Plenty of fine golfers have won the U.S. Amateur Public Links Championship, but it’s unlikely that any of the others could shoot a basketball like 1989 champion Tim Hobby, of Alvin, Texas. Hobby played two seasons on the University of Houston basketball team, once making eight 3-pointers in a game against Southern Methodist, and helped the Cougars make the 1987 NCAA Tournament, where they fell to Kansas in the first round. Hobby transferred to Baylor University in the fall of 1987 to focus solely on golf – he earned a golf scholarship to Houston, but couldn’t crack the lineup – and he turned professional one year after winning the APL at Cog Hill in suburban Chicago over Henry Cagigal, a waiter from Fort Worth, Texas. Hobby played for five seasons on various mini-tours before becoming the head golf coach at Baylor in 1996. In 2003, he left Baylor to become the director of instruction at the Club at Sonterra, a 36-hole private facility in San Antonio. Last year, Hobby, who turned 47 in June, was named the Teacher of the Year by the Southern Texas Section of The PGA of America.
Were you a better basketball player or golfer?
I was one of the better players in the state of Texas coming out of high school for both sports. I was from Houston and they were pretty good in basketball at the time. I was the only guy out of our starting five [in 1986-87] who hasn’t played in the NBA. We had Greg “Cadillac” Anderson, Rickie Winslow, Rolando Ferreira and Randy Brown, who played for the Chicago Bulls. It was a good group. We had too many good players [on the golf team] and I didn’t want to sit on the bench. After my second year of playing basketball, I decided to move on.
What do you recall about the APL?
I never had even tried to qualify. I didn’t know much about it. I grew up on a nine-hole, par-33 course in Alvin, Texas, which is also the hometown of [baseball Hall of Famer] Nolan Ryan. That’s all we had. I lived on the seventh hole. We had no driving range. You just hit old balls and picked them up. It was a great place to learn to play the game.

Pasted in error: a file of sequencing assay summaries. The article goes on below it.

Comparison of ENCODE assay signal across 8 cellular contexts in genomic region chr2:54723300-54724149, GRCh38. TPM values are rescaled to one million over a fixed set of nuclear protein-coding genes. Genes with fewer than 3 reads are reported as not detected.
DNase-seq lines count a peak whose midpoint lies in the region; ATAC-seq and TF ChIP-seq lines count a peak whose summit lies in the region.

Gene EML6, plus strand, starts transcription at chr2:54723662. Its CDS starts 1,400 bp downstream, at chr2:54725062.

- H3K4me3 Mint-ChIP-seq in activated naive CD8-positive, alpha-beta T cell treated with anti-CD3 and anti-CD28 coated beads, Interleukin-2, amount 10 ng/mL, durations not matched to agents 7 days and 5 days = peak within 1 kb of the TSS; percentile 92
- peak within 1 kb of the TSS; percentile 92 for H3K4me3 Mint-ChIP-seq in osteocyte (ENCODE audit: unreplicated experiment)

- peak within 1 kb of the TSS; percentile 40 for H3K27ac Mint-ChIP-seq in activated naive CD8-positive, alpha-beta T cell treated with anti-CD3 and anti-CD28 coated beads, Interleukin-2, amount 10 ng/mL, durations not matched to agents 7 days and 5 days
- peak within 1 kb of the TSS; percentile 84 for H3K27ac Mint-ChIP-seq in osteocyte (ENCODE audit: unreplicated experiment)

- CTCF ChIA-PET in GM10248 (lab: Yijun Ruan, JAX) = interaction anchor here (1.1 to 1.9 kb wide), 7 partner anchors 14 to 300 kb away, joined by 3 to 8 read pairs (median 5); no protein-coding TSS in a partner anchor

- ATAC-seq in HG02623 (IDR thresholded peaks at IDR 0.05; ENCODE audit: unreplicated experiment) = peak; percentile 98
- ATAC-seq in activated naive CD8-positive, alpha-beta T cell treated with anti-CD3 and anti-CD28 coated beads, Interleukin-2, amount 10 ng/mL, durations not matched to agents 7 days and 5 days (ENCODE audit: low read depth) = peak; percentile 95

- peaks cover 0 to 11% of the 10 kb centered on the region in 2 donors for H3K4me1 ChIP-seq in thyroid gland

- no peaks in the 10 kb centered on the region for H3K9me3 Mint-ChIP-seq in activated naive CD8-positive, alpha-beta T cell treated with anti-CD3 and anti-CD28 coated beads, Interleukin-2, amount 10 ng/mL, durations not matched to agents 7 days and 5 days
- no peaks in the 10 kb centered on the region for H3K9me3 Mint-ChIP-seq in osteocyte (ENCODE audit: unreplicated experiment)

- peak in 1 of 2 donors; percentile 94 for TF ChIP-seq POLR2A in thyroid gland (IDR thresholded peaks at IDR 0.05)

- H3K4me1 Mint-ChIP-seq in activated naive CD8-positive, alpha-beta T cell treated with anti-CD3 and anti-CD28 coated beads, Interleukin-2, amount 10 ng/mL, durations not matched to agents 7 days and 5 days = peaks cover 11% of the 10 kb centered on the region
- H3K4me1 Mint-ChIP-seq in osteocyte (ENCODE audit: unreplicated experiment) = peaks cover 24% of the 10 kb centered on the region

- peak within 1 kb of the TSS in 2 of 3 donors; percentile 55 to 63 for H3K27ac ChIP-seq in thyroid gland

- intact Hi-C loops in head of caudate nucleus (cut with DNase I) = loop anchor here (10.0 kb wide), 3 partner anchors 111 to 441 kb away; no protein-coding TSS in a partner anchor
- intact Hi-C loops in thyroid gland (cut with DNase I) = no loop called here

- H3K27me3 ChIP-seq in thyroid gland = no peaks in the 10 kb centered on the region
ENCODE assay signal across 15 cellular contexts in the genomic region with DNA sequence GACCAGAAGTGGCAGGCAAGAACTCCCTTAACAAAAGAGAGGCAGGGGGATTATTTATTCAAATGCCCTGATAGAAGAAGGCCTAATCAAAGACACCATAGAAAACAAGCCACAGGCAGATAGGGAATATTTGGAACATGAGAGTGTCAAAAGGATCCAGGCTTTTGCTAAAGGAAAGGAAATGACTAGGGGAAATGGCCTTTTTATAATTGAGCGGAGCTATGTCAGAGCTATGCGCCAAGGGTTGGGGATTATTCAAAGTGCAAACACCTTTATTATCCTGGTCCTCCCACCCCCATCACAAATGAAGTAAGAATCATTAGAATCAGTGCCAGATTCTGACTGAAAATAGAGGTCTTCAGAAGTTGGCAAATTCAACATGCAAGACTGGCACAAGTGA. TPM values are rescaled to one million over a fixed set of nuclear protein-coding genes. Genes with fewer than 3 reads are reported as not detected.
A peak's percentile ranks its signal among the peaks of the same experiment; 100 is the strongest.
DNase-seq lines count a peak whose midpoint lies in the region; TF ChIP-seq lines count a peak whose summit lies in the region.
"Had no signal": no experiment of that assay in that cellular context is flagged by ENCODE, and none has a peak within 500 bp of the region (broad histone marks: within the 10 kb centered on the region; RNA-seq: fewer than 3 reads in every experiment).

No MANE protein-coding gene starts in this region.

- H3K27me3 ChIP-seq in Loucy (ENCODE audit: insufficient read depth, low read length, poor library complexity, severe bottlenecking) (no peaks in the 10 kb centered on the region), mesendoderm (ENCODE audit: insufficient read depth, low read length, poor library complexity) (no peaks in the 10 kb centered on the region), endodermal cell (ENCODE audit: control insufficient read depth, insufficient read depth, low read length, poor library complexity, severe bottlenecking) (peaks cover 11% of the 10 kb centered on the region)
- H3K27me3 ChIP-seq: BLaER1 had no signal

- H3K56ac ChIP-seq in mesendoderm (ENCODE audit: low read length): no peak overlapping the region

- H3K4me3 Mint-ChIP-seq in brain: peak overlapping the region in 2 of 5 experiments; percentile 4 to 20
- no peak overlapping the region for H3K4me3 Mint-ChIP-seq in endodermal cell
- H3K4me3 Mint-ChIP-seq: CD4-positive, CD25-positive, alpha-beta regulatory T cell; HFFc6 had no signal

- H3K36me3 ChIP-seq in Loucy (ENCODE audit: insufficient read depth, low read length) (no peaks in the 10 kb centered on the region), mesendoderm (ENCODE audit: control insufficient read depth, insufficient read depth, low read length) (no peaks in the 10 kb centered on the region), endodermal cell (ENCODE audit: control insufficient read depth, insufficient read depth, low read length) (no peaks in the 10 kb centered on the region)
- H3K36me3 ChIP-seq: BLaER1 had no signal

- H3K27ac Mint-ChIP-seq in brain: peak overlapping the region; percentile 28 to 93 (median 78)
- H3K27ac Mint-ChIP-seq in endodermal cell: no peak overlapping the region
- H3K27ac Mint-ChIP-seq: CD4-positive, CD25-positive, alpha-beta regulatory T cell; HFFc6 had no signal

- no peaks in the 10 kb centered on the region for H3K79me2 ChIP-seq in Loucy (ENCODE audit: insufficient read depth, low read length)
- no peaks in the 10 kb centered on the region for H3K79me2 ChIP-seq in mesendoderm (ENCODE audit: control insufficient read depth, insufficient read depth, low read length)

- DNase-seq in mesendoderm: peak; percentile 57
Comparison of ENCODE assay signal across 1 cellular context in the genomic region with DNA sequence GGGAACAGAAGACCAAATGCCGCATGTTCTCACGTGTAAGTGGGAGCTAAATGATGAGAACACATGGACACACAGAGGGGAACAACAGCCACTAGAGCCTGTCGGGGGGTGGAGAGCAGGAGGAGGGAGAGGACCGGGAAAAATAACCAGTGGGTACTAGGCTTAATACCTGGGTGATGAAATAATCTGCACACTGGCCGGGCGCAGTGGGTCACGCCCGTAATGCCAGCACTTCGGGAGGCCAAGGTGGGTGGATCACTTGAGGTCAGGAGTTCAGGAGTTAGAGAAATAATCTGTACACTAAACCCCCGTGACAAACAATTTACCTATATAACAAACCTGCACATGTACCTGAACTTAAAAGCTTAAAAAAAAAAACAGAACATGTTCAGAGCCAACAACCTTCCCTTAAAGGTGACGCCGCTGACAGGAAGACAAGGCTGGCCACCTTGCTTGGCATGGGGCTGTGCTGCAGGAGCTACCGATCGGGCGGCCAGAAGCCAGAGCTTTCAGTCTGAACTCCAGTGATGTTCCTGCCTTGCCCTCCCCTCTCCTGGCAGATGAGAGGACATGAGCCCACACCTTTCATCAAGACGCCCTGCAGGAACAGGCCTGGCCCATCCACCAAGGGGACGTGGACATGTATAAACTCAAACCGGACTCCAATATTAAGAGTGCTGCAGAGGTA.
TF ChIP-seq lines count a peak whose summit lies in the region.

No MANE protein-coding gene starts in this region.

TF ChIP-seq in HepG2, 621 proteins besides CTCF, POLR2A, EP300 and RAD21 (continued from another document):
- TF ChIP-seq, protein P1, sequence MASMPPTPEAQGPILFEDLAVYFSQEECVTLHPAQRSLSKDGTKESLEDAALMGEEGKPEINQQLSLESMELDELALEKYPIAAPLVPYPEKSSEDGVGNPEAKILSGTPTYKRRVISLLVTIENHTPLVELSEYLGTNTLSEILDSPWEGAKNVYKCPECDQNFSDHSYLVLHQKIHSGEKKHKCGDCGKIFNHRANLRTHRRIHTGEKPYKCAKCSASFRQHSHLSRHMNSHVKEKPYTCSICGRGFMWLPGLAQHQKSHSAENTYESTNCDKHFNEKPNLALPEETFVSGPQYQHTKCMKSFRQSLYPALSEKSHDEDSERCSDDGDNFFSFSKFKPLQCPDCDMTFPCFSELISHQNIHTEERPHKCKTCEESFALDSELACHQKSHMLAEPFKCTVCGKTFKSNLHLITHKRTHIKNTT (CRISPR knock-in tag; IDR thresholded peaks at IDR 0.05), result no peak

I knew Cog Hill (site of the 1989 APL) was a great course. There were six to eight of us from Texas and we traveled together. I was by far the youngest guy and I wasn’t old enough to rent a car. We stayed in this hotel 10 minutes from the course and they were all leaving one by one, either missing the cut or losing out in match play. So I wound up taking a cab to the course. I would go back to the hotel, take another cab the next day and see what happens [on the course].
Did you bring a caddie or carry your own bag?
One of the guys I met in stroke play told me I was good enough to win this thing. He was local. I carried my clubs [in stroke play] and the first match. I had carried 36 holes all the time in college and I was going to do it again [for the second round]. This guy told me I can’t do that and he caddied for me the last few days. He had to go back to work for the championship match, so he sent this kid who was a high school golfer to caddie for me the final 36.
What were the course conditions like?
That course was brutal. That rough … I was playing for fairways and greens and winning matches that way. I remember they gave us this rain hat, which I still have in my closet. And you needed it. I just kept wearing it.
Did you know about the Masters invitation for the winner?
When I entered, I didn’t even know. I didn’t know until I got to like the semifinals or the quarterfinals and somebody said, “If you win this, you get into the Masters.” I was like, “Are you kidding me?” It definitely made me nervous for the last [match].
That was a pretty big deal. I played in the U.S. Open in 1995 as a professional at Shinnecock [Hills], but I qualified for that. Getting into the Masters and playing all the practice rounds over the winter was pretty special. But I was not prepared for what I was getting into at the time. What’s funny is now I take [members] over there [to Augusta National] on trips and stuff. I go to the Masters every year. It’s just a lot different.
What was it like coaching at your alma mater?
I was the leading money winner on different tours, but I quit that in 1996. My wife and I both graduated from Baylor and they were going to hire a full-time [golf] coach. I had missed five years in a row at the second stage of [PGA Tour] Q-School and just decided I was tired of this deal. It was fun. Jimmy Walker [a three-time winner on the PGA Tour this year] was one of my first recruits at Baylor. I coached him for four years. We won the Big 12 with him as a senior in 2001. The program had finished last in the conference four years in a row when I got there, so we were able to do some pretty neat stuff.
And now you teach full-time at a private club?
I am going into my 11th year. It’s a great place to be a teaching pro. I think I have helped 55 kids get college scholarships. We have 900 members, so it’s a busy place.
David Shefter is a senior staff writer with the USGA. Email him at email@example.com.